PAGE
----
Incidence rates and risk factors of bipolar disorder in the general population: a population-based cohort study
Article first published online: 27 MAR 2013
© 2013 John Wiley and Sons A/S. Published by Blackwell Publishing Ltd
Volume 15, Issue 3, pages 306–313, May 2013
How to Cite
Incidence rates and risk factors of bipolar disorder in the general population: a population-based cohort study. Bipolar Disord 2013: 15: 306–313. © 2013 John Wiley & Sons A/S. Published by Blackwell Publishing Ltd., , , , , , , .
- Issue published online: 3 MAY 2013
- Article first published online: 27 MAR 2013
- Manuscript Accepted: 20 OCT 2012
- Manuscript Received: 11 MAR 2011
- bipolar disorder;
- risk factors
To estimate the incidence rates (IRs) of bipolar I and bipolar II disorders in the general population according to sociodemographic population characteristics.
A cohort study (during the years 1996–2007) was conducted in a general practitioners research database with a longitudinal electronic record of 800000 patients throughout the Netherlands [the Integrated Primary Care Information (IPCI) database]. Cases of bipolar disorder were identified and classified by systematic review of medical records. Age- and gender-specific IRs were calculated per calendar year, degree of urbanization, and degree of deprivation.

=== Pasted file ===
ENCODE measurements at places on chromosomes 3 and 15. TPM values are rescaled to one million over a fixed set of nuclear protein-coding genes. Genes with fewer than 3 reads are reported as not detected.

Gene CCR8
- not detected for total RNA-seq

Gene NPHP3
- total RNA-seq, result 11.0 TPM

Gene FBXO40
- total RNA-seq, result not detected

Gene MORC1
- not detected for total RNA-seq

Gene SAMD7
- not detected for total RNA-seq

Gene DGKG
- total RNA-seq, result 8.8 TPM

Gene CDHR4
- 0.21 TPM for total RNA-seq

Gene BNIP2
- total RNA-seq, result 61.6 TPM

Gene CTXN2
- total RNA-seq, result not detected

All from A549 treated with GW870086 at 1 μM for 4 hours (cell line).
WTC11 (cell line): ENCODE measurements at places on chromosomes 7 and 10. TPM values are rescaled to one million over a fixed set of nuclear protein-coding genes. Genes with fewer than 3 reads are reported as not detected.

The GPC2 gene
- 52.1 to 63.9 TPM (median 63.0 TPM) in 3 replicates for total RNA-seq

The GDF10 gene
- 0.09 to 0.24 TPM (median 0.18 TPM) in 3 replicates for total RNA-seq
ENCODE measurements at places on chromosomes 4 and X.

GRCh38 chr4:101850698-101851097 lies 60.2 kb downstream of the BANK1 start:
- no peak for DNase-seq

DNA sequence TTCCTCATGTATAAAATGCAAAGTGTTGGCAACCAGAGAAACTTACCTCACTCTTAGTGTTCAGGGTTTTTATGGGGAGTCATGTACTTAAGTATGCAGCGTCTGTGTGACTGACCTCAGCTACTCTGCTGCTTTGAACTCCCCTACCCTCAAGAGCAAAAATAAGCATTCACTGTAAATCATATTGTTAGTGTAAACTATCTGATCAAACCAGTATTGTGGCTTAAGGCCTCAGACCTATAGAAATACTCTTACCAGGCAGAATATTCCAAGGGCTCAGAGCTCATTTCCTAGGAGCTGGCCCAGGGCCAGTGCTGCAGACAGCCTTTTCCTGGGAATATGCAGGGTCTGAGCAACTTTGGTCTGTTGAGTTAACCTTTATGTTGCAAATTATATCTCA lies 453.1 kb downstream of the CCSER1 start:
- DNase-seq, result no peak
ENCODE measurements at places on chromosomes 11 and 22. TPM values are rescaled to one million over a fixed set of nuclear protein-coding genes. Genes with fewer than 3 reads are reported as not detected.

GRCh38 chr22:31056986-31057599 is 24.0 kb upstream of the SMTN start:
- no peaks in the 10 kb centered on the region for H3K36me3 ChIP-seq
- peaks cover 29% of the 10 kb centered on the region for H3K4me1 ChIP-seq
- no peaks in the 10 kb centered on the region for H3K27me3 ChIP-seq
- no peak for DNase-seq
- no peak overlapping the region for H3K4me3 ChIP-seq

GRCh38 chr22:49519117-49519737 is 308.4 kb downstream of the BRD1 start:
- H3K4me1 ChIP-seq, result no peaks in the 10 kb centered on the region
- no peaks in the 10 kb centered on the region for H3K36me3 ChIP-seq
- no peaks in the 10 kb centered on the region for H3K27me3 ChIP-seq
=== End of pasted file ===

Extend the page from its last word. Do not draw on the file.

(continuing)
The overall IR of bipolar disorder was 0.70/10000 person-years (PY) [95% confidence interval (CI): 0.57–0.83]; the IR of bipolar I disorder was 0.43/10000 PY (95% CI: 0.34–0.55) and the IR of bipolar II disorder was 0.19/10000 PY (95% CI: 0.13–0.27). Two peaks in the age at onset of the disorder were noticed: one in early adulthood (15–24 years; 0.68/10000 PY) and a larger peak in later life (45–54 years; 1.2/10000 PY). In bipolar II disorder, only one peak, in the 45–54 year age category (IR 0.42/10000 PY), was found. The IRs of bipolar disorder were significantly higher in deprived areas. Similar rates were found for men compared to women and in urban compared to rural areas. No association was found between the onset of first (hypo)manic episode and month or season of birth.
We found two peaks in the age at onset of bipolar disorder, one in early adulthood and one in later life, the former consisting mainly of bipolar I disorder subjects. The incidence of bipolar disorder is higher in deprived areas. The onset of bipolar disorder is not associated with gender, urbanization, or month or season of birth.